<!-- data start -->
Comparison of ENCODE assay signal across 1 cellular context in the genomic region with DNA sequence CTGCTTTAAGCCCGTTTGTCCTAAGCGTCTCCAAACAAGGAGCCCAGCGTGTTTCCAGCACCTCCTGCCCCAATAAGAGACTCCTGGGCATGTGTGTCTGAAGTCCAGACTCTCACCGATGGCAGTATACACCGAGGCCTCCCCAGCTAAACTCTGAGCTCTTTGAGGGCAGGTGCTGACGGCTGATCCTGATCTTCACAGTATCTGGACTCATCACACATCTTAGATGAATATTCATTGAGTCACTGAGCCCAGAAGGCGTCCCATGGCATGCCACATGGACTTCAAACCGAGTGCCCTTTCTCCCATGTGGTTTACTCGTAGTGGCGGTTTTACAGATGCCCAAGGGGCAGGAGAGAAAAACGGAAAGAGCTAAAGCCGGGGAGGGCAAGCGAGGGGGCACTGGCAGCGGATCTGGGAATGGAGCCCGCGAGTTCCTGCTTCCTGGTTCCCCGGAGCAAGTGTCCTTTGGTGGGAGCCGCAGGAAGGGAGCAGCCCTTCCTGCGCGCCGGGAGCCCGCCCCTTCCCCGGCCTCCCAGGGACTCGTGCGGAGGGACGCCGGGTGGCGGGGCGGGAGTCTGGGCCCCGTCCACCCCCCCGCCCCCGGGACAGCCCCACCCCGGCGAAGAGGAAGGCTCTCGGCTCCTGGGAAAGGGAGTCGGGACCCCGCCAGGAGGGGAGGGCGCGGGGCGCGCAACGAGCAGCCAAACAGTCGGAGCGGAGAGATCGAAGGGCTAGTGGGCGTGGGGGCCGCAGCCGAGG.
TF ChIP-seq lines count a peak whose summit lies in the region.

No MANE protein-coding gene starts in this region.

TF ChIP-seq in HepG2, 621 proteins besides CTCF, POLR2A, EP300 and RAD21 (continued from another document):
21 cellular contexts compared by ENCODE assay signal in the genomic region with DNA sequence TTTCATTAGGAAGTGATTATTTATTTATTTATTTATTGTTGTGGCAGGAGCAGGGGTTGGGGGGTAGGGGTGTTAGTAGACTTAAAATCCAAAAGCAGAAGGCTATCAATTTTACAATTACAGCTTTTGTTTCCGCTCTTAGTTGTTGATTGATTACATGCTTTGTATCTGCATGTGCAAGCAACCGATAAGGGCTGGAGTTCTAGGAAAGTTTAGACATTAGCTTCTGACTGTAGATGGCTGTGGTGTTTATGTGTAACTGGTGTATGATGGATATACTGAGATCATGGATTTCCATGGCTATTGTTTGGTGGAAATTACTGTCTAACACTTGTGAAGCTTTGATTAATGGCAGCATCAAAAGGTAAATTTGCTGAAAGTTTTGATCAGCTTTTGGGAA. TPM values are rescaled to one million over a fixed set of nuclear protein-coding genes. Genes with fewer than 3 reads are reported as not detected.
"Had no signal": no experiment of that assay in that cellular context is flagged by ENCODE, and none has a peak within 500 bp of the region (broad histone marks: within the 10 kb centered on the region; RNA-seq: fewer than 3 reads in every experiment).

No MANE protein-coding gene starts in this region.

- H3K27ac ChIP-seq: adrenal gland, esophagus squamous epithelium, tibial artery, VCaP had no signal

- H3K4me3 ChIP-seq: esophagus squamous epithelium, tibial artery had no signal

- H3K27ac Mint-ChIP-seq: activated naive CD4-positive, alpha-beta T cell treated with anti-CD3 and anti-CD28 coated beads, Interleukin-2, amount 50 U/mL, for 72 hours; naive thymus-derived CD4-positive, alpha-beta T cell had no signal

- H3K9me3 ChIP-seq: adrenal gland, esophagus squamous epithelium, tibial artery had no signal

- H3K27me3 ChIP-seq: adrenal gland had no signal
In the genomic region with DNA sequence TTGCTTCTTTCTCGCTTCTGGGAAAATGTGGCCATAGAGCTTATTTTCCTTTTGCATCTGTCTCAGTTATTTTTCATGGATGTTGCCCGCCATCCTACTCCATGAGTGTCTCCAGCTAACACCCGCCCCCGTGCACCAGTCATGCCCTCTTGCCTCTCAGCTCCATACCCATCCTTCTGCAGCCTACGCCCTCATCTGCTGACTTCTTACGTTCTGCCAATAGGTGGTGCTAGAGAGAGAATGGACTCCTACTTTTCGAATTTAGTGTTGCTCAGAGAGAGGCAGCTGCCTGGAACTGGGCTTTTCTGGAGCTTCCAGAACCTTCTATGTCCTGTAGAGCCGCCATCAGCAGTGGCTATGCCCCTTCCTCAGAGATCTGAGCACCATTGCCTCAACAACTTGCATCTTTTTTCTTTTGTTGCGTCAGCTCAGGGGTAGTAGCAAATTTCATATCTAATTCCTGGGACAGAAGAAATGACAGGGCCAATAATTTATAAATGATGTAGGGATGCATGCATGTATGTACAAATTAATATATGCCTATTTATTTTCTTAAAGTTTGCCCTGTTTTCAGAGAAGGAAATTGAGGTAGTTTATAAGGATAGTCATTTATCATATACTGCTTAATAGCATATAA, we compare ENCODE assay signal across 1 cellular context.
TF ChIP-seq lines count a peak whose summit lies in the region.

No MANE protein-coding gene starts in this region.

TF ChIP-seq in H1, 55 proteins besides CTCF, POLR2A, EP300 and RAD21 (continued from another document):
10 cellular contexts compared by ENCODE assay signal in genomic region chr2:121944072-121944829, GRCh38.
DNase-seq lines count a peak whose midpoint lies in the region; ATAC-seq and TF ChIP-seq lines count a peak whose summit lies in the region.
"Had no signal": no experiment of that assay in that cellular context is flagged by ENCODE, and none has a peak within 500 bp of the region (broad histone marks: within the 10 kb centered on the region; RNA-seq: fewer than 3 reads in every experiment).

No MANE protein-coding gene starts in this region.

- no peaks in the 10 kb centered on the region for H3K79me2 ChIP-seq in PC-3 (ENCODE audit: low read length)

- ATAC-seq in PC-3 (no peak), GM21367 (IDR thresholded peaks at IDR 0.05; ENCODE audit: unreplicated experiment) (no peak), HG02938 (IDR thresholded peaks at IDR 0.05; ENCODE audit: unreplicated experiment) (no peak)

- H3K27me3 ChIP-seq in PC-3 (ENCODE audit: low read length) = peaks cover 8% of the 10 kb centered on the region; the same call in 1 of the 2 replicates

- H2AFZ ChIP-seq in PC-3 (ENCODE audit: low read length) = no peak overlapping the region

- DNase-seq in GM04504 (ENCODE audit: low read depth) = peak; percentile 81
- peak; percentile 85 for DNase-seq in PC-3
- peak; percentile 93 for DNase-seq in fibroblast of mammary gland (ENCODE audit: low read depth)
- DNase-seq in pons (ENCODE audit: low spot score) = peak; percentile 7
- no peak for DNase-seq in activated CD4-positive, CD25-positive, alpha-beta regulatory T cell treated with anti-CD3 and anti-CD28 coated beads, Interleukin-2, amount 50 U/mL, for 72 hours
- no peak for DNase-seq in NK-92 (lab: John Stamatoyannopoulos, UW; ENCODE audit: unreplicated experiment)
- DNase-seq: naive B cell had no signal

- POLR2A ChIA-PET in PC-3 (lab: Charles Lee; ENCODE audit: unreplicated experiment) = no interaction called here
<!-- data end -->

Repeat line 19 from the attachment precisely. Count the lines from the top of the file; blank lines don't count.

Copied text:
"Had no signal": no experiment of that assay in that cellular context is flagged by ENCODE, and none has a peak within 500 bp of the region (broad histone marks: within the 10 kb centered on the region; RNA-seq: fewer than 3 reads in every experiment).